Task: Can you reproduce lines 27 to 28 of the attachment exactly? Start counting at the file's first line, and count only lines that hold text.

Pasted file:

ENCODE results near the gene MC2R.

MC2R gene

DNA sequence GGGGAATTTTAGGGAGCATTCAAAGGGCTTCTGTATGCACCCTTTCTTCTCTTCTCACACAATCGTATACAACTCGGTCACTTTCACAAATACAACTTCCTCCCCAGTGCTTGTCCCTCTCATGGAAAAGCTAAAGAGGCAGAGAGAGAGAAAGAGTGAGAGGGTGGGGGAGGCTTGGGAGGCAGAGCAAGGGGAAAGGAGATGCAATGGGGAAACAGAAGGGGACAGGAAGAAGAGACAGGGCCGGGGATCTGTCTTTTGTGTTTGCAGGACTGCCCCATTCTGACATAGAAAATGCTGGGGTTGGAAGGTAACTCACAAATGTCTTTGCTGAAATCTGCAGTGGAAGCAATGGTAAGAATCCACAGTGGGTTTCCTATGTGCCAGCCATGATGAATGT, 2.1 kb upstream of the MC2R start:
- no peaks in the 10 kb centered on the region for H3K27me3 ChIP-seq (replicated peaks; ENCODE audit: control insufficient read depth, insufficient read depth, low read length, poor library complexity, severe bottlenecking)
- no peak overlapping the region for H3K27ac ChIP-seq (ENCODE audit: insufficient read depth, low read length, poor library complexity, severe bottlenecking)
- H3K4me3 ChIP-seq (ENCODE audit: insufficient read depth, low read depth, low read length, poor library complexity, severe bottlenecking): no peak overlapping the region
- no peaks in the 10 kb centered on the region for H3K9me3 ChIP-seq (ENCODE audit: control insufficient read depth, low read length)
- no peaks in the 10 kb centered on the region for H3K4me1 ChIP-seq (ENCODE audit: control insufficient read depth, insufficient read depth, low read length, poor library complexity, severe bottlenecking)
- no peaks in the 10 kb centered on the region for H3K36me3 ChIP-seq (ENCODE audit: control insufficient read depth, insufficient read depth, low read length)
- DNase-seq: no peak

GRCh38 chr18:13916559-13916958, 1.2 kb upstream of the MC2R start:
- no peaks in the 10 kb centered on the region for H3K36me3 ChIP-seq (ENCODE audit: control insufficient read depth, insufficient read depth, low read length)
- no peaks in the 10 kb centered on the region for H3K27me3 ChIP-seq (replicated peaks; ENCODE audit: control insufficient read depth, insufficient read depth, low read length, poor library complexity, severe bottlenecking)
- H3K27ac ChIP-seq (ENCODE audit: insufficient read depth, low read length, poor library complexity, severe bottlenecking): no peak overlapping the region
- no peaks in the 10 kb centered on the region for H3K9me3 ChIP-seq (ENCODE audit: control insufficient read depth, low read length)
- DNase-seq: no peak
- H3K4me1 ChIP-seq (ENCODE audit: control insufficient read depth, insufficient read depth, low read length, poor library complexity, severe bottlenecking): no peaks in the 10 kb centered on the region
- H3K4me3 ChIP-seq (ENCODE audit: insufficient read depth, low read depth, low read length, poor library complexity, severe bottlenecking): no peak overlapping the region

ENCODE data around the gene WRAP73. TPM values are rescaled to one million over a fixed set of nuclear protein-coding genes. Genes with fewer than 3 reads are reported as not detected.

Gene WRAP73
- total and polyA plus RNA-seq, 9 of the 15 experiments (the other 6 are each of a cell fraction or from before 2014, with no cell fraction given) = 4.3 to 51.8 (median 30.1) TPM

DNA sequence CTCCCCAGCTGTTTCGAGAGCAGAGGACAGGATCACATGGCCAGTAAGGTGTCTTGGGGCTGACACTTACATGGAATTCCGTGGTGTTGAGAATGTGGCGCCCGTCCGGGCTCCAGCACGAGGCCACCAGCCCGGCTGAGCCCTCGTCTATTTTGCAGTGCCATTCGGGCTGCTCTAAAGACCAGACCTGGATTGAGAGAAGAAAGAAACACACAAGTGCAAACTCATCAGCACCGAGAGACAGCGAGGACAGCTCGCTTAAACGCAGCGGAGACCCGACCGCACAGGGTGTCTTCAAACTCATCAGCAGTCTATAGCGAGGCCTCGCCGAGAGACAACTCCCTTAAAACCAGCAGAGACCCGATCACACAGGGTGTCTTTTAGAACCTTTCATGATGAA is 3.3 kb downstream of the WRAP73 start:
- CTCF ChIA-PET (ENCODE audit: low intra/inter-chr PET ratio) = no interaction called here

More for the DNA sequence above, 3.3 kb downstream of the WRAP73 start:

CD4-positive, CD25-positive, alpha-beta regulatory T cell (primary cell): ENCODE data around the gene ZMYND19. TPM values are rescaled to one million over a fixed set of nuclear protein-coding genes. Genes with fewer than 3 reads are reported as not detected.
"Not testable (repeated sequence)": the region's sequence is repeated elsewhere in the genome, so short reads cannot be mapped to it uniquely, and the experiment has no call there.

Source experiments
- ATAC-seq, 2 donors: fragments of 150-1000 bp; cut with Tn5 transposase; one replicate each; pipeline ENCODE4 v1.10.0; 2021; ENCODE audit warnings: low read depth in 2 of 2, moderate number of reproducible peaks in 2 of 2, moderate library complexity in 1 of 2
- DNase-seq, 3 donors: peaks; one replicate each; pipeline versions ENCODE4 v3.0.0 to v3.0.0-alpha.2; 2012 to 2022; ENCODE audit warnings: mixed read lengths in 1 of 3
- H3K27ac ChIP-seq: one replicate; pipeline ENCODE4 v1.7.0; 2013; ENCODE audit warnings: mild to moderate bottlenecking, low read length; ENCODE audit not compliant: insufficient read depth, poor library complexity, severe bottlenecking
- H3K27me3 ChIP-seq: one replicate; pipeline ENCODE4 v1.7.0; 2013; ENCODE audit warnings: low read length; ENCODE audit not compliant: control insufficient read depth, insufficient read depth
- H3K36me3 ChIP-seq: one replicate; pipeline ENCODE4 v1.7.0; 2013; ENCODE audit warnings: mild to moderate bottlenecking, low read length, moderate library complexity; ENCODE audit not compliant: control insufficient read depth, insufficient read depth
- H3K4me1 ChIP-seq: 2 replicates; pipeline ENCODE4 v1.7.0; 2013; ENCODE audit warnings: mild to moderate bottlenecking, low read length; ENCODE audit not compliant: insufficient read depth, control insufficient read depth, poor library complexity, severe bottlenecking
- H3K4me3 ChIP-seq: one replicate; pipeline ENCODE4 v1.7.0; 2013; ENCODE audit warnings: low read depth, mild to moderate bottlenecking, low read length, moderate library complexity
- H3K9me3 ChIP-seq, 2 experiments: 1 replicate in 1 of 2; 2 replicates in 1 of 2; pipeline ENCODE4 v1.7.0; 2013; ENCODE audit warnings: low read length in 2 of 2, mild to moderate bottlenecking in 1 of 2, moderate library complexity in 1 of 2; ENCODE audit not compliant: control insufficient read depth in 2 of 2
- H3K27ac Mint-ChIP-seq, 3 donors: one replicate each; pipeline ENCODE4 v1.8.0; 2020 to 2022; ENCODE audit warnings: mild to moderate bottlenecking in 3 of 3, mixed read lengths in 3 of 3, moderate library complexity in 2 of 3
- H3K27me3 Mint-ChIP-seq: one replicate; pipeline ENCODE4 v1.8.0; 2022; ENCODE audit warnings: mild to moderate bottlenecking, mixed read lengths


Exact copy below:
Source experiments
- ATAC-seq, 2 donors: fragments of 150-1000 bp; cut with Tn5 transposase; one replicate each; pipeline ENCODE4 v1.10.0; 2021; ENCODE audit warnings: low read depth in 2 of 2, moderate number of reproducible peaks in 2 of 2, moderate library complexity in 1 of 2